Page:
31. 31. Three Dimensional Thinking • Instead, start with an image of successful completion. • Keep asking “What will need to happen to get there?” • Picture the successful completion of each stage, until you arrive at something you can do today.
    32. 32. 3D Thinking: Example PACK PATCH & PAINT MOVE 10/26 STYLE OPEN HOUSE 11/3
    33. 33. 3D Thinking: Example PACK PATCH & PAINT MOVE 10/26 STYLE OPEN HOUSE 11/3 TODAY: Buy Boxes and Painting Materials
    34. 34. Your Turn! • Use the case study, or a project you are working on right now. • Complete the 3 dimensional thinking worksheet
    35. 35. Visualizing Starting • We often use the language of finishing about tasks we dread. I need to finish that report! • Shifting to the language of starting, create a clear picture of what you would need to do to get started. I need to sit down at my desk, start my computer, and begin to review the materials in this particular folder. • Picture yourself starting. Now, look at your schedule: when can you start? – When will you be able to reduce distractions for 20-30 minutes? When will you have energy?
    36. 36. Timing High Effort Tasks • David Rock: Your Brain At Work • I’ll start as soon as I finish – … my email – … my filing • Instead, start early, while you have the energy • Use the low energy task as a relaxing “reward”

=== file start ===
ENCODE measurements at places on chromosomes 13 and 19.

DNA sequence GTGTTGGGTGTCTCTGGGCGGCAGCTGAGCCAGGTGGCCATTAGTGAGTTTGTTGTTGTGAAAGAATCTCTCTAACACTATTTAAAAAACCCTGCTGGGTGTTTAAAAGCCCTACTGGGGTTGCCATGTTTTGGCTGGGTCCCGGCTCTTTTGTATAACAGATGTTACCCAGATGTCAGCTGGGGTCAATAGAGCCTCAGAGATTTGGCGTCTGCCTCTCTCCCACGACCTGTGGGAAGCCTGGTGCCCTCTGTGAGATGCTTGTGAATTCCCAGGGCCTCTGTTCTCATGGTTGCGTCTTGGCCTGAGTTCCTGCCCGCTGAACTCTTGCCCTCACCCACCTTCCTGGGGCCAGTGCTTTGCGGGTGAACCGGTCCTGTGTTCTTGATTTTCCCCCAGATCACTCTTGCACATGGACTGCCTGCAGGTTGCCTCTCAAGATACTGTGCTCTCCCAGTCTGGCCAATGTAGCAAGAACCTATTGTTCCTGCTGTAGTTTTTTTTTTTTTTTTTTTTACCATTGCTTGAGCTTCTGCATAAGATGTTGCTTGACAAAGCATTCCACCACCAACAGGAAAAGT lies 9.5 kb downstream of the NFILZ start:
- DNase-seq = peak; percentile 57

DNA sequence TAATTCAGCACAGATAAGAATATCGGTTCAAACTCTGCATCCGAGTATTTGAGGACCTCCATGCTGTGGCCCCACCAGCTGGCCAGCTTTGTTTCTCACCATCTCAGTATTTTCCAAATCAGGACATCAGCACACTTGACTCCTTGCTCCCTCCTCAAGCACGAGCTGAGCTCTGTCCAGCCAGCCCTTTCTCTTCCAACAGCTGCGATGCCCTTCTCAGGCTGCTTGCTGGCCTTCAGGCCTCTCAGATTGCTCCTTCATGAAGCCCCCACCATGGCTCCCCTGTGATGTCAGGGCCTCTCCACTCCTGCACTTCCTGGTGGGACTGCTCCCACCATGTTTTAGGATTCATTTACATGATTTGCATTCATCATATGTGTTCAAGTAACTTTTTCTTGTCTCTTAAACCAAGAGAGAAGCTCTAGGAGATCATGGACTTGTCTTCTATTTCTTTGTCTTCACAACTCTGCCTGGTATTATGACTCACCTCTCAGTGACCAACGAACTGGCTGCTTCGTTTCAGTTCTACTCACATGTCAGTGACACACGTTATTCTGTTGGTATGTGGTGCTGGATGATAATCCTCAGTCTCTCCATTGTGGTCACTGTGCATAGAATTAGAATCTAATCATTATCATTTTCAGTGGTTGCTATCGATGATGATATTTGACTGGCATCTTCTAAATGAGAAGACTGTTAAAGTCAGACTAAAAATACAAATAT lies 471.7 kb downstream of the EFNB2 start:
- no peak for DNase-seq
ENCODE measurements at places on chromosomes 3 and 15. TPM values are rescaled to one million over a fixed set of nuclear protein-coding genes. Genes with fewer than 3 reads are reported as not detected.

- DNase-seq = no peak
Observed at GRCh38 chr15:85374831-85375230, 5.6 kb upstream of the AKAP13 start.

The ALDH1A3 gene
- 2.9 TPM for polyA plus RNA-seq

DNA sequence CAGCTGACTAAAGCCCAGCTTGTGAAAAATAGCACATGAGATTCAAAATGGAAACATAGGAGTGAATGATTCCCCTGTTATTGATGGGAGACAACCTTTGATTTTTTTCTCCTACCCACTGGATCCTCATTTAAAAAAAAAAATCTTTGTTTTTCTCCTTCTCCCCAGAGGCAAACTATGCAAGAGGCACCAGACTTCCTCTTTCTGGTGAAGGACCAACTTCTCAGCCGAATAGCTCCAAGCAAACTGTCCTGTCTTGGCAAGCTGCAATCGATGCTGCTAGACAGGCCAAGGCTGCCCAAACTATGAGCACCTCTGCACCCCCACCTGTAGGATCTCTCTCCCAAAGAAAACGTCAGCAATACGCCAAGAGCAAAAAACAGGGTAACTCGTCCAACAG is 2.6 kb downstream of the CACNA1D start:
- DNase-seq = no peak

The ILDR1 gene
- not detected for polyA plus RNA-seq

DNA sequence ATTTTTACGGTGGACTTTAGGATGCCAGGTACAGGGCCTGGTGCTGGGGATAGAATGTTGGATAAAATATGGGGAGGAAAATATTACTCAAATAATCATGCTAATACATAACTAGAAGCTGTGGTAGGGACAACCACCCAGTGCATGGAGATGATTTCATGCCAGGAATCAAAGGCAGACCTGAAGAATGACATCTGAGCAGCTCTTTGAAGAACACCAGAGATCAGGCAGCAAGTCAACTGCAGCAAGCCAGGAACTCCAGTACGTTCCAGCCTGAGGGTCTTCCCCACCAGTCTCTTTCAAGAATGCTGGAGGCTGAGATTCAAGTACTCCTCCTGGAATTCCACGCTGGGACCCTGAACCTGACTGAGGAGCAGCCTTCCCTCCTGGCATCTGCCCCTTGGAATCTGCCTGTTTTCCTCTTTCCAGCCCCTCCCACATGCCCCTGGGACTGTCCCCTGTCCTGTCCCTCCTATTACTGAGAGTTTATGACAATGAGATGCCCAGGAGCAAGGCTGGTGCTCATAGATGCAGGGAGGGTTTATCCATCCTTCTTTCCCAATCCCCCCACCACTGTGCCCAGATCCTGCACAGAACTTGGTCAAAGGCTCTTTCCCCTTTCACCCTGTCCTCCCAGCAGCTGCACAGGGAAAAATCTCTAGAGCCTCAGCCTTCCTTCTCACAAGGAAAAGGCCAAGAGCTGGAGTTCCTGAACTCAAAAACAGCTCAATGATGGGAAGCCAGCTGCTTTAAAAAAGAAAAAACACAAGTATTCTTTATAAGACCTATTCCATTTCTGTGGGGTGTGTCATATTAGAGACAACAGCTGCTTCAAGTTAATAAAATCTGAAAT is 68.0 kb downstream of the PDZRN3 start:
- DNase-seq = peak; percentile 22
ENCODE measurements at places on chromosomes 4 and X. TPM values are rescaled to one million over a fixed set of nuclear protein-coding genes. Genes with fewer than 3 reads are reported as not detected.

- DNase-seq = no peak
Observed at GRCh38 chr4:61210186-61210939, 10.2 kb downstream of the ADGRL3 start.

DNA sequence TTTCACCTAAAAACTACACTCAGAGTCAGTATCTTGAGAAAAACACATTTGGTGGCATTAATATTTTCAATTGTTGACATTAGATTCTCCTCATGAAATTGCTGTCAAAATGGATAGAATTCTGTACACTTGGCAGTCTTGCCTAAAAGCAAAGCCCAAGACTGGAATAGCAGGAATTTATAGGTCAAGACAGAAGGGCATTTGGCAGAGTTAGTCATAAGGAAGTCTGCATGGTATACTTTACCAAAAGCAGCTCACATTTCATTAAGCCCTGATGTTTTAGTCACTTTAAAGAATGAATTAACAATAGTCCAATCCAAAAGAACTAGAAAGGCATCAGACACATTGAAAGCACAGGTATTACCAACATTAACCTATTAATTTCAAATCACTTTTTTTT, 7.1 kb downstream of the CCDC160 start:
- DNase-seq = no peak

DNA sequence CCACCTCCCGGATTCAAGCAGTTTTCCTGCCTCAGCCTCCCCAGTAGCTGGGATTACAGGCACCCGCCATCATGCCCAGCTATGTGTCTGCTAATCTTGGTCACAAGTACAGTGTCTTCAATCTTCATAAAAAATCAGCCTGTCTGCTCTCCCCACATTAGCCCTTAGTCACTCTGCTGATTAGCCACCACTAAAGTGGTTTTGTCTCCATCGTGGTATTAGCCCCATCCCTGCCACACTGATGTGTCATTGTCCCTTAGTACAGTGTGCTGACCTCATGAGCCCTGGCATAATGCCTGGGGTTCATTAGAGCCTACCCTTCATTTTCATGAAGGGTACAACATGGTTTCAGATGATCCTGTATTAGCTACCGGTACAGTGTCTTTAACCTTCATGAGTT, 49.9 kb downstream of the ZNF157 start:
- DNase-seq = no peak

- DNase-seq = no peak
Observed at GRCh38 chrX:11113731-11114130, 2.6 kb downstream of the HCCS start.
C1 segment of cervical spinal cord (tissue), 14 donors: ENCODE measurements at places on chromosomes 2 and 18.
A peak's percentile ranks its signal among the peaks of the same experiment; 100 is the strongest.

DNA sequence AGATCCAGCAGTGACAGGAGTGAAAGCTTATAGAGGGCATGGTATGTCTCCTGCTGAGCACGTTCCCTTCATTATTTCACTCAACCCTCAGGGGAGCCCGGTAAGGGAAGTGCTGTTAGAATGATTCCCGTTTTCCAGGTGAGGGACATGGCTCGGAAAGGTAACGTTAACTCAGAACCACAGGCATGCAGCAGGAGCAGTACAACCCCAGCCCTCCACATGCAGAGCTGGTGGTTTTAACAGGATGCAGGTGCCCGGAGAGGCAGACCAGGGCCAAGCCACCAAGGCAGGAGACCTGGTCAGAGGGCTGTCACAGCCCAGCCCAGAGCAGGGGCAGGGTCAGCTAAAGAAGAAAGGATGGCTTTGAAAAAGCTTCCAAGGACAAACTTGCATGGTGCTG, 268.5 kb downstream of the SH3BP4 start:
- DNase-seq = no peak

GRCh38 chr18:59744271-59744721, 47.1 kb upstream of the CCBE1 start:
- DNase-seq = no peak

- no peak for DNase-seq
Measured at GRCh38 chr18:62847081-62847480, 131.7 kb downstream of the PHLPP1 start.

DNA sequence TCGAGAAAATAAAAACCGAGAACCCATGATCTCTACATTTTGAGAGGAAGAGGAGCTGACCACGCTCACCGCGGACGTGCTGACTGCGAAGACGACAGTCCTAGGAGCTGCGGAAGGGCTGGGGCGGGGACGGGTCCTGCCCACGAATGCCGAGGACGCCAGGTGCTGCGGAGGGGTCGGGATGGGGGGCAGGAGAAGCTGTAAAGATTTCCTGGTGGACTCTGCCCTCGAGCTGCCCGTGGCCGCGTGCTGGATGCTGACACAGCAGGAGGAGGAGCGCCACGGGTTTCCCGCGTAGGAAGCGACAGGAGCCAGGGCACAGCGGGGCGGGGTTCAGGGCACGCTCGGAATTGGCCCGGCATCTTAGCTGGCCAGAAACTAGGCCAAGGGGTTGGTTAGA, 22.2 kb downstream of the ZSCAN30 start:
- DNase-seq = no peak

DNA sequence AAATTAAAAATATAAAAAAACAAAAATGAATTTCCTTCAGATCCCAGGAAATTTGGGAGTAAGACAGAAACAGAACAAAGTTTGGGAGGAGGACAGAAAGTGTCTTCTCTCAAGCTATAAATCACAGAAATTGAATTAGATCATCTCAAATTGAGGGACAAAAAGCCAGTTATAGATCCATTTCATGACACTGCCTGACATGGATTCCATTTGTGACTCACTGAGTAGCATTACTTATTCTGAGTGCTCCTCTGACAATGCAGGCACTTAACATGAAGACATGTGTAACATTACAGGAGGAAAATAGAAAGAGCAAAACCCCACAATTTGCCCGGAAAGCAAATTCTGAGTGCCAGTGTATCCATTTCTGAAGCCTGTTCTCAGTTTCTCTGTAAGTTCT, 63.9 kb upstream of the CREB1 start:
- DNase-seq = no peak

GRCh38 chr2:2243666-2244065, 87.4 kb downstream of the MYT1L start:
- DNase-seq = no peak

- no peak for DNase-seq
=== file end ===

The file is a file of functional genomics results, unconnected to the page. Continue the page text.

37. 37. Getting to the Flow State
    38. 38. 12 Breaths Centering Exercise • 3 breaths: letting go of the past • 3 breaths: letting go of the future • 3 breaths: coming into the present moment • 3 breaths: arriving at the right level of energy, creativity, concentration, etc.
    39. 39. Kenken 2 • Now solve the puzzle. • Notice your thoughts and feelings • Any difference from the first time?
    40. 40. Going From Two Step to Three Step Two Step: Reactivity • Feel a need, tendency, trigger, or pain • React unconsciously, in ways that may bring short- term relief but reinforce a maladaptive pattern Three Step: Leadership and Choice • Feel a need, tendency, trigger, or pain. • Become aware that you are at a fork in the road and have a choice • Make a choice that is congruent with your commitments and values Adapted from Fiore’s Awaken Your Highest Self
    41. 41. Be Your Own Best Boss Worksheet • To be empowered and productive, we must provide leadership to ourselves. • Fill out the Be Your Own Best Boss worksheet.
    42. 42. Managing Others for Productivity • Focus on the work, not on the person. • Provide milestones for progress, rather than a single overwhelming deadline. • Provide more choices in how the work gets done. • Emphasize a sense of safety and the availability of help.
    43. 43. Thank You! • Program evaluation link will be emailed to you today. Kevin R. Thomas Manager, Training & Development x3542